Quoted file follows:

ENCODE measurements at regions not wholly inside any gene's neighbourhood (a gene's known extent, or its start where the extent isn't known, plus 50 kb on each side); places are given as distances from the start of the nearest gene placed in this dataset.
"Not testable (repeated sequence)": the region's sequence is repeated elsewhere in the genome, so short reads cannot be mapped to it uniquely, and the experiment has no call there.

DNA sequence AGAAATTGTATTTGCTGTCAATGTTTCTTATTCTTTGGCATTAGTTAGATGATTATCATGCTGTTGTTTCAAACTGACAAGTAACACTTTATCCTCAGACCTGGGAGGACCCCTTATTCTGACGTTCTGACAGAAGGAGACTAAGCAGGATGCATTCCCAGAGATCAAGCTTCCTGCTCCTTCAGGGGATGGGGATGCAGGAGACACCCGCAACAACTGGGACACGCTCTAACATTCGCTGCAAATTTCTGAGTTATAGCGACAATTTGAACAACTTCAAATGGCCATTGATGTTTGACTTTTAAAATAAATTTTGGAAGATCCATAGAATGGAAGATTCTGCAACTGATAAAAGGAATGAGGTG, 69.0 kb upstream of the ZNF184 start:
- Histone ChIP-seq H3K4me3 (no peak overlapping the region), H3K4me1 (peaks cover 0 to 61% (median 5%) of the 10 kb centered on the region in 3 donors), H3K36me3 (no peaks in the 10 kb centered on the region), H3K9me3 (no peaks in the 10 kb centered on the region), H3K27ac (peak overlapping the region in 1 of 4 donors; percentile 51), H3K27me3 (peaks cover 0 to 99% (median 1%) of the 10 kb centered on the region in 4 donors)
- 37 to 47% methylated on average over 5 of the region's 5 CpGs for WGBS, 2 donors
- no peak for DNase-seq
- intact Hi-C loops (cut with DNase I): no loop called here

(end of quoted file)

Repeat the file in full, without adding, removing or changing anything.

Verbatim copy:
ENCODE measurements at regions not wholly inside any gene's neighbourhood (a gene's known extent, or its start where the extent isn't known, plus 50 kb on each side); places are given as distances from the start of the nearest gene placed in this dataset.
"Not testable (repeated sequence)": the region's sequence is repeated elsewhere in the genome, so short reads cannot be mapped to it uniquely, and the experiment has no call there.

DNA sequence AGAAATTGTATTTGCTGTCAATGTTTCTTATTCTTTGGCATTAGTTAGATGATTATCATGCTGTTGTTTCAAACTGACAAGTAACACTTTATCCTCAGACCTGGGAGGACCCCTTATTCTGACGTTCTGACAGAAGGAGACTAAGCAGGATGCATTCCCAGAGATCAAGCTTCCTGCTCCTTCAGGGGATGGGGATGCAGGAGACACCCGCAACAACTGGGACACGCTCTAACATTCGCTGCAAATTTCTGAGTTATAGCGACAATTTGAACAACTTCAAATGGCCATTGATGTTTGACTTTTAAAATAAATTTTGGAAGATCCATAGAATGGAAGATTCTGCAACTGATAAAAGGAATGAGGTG, 69.0 kb upstream of the ZNF184 start:
- Histone ChIP-seq H3K4me3 (no peak overlapping the region), H3K4me1 (peaks cover 0 to 61% (median 5%) of the 10 kb centered on the region in 3 donors), H3K36me3 (no peaks in the 10 kb centered on the region), H3K9me3 (no peaks in the 10 kb centered on the region), H3K27ac (peak overlapping the region in 1 of 4 donors; percentile 51), H3K27me3 (peaks cover 0 to 99% (median 1%) of the 10 kb centered on the region in 4 donors)
- 37 to 47% methylated on average over 5 of the region's 5 CpGs for WGBS, 2 donors
- no peak for DNase-seq
- intact Hi-C loops (cut with DNase I): no loop called here